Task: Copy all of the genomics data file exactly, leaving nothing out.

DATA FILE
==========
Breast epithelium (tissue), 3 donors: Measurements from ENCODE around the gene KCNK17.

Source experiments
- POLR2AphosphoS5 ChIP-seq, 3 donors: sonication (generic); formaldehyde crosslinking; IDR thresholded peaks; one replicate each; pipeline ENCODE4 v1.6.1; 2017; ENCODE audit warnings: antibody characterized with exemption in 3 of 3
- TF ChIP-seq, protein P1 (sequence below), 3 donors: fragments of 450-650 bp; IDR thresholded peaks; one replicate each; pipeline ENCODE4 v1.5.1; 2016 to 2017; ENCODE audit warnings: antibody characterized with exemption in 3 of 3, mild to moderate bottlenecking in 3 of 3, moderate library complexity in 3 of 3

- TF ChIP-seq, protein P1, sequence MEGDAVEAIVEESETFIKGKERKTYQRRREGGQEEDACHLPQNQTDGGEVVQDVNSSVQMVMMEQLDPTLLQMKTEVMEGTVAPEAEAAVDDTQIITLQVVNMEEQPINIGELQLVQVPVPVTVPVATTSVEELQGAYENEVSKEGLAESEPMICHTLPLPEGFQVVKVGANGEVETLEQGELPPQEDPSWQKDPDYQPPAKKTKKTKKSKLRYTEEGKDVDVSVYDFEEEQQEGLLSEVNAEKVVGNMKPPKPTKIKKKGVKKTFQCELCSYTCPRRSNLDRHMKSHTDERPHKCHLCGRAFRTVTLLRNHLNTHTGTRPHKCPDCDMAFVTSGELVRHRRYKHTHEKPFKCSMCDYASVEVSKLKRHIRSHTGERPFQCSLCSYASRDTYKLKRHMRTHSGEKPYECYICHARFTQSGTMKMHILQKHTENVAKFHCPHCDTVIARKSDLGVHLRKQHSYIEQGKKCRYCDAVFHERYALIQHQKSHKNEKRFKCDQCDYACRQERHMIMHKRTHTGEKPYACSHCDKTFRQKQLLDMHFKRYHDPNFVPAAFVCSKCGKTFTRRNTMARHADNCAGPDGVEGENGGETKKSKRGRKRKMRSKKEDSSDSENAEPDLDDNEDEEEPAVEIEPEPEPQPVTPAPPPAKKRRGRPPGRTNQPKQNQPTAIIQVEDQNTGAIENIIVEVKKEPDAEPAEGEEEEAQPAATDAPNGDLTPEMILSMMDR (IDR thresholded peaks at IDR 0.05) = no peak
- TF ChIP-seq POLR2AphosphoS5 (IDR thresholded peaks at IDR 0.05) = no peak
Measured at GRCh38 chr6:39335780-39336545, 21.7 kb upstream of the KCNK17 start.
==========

Breast epithelium (tissue), 3 donors: Measurements from ENCODE around the gene KCNK17.

Source experiments
- POLR2AphosphoS5 ChIP-seq, 3 donors: sonication (generic); formaldehyde crosslinking; IDR thresholded peaks; one replicate each; pipeline ENCODE4 v1.6.1; 2017; ENCODE audit warnings: antibody characterized with exemption in 3 of 3
- TF ChIP-seq, protein P1 (sequence below), 3 donors: fragments of 450-650 bp; IDR thresholded peaks; one replicate each; pipeline ENCODE4 v1.5.1; 2016 to 2017; ENCODE audit warnings: antibody characterized with exemption in 3 of 3, mild to moderate bottlenecking in 3 of 3, moderate library complexity in 3 of 3

- TF ChIP-seq, protein P1, sequence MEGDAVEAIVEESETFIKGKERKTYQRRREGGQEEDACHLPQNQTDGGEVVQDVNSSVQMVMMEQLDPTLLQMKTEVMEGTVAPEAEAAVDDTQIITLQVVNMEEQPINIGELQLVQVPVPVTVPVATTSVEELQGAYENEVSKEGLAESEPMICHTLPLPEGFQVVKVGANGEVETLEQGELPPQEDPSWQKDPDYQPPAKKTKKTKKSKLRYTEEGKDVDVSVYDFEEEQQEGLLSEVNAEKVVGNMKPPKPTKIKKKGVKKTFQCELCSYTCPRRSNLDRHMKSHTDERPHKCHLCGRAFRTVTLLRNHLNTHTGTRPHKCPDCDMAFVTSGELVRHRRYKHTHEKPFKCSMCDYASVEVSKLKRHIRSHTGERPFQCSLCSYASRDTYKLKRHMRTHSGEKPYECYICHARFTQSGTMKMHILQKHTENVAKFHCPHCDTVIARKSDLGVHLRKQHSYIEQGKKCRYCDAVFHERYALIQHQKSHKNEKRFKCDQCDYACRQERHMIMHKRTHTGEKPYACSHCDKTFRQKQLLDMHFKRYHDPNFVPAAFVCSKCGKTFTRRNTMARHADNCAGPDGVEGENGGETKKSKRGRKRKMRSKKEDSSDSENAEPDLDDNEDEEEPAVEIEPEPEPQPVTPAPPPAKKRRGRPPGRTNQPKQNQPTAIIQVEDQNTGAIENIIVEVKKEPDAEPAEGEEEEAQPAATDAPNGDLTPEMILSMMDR (IDR thresholded peaks at IDR 0.05) = no peak
- TF ChIP-seq POLR2AphosphoS5 (IDR thresholded peaks at IDR 0.05) = no peak
Measured at GRCh38 chr6:39335780-39336545, 21.7 kb upstream of the KCNK17 start.